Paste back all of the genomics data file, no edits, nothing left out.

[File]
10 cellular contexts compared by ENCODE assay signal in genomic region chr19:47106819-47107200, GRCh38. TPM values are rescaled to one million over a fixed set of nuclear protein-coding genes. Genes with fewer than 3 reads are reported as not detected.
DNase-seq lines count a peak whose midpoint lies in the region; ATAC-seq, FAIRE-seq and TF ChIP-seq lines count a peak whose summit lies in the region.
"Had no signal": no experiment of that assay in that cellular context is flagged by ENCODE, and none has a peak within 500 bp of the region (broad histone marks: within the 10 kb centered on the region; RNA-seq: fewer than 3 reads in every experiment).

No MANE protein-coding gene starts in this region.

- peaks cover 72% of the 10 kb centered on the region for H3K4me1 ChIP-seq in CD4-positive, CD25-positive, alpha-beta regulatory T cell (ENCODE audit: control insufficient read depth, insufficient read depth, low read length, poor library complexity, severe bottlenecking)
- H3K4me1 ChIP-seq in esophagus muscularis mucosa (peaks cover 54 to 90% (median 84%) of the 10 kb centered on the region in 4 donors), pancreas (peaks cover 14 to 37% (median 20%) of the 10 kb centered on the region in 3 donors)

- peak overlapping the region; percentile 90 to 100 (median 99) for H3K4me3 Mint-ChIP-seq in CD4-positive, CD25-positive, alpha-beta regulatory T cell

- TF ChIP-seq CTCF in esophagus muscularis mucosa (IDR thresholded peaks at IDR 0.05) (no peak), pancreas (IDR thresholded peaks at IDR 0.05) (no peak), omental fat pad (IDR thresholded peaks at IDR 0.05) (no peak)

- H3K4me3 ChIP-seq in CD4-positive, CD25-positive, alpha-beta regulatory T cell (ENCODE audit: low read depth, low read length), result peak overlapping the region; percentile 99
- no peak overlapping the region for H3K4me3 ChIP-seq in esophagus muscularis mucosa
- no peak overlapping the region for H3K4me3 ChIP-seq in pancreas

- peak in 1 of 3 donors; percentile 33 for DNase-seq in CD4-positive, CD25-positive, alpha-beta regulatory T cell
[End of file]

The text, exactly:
10 cellular contexts compared by ENCODE assay signal in genomic region chr19:47106819-47107200, GRCh38. TPM values are rescaled to one million over a fixed set of nuclear protein-coding genes. Genes with fewer than 3 reads are reported as not detected.
DNase-seq lines count a peak whose midpoint lies in the region; ATAC-seq, FAIRE-seq and TF ChIP-seq lines count a peak whose summit lies in the region.
"Had no signal": no experiment of that assay in that cellular context is flagged by ENCODE, and none has a peak within 500 bp of the region (broad histone marks: within the 10 kb centered on the region; RNA-seq: fewer than 3 reads in every experiment).

No MANE protein-coding gene starts in this region.

- peaks cover 72% of the 10 kb centered on the region for H3K4me1 ChIP-seq in CD4-positive, CD25-positive, alpha-beta regulatory T cell (ENCODE audit: control insufficient read depth, insufficient read depth, low read length, poor library complexity, severe bottlenecking)
- H3K4me1 ChIP-seq in esophagus muscularis mucosa (peaks cover 54 to 90% (median 84%) of the 10 kb centered on the region in 4 donors), pancreas (peaks cover 14 to 37% (median 20%) of the 10 kb centered on the region in 3 donors)

- peak overlapping the region; percentile 90 to 100 (median 99) for H3K4me3 Mint-ChIP-seq in CD4-positive, CD25-positive, alpha-beta regulatory T cell

- TF ChIP-seq CTCF in esophagus muscularis mucosa (IDR thresholded peaks at IDR 0.05) (no peak), pancreas (IDR thresholded peaks at IDR 0.05) (no peak), omental fat pad (IDR thresholded peaks at IDR 0.05) (no peak)

- H3K4me3 ChIP-seq in CD4-positive, CD25-positive, alpha-beta regulatory T cell (ENCODE audit: low read depth, low read length), result peak overlapping the region; percentile 99
- no peak overlapping the region for H3K4me3 ChIP-seq in esophagus muscularis mucosa
- no peak overlapping the region for H3K4me3 ChIP-seq in pancreas

- peak in 1 of 3 donors; percentile 33 for DNase-seq in CD4-positive, CD25-positive, alpha-beta regulatory T cell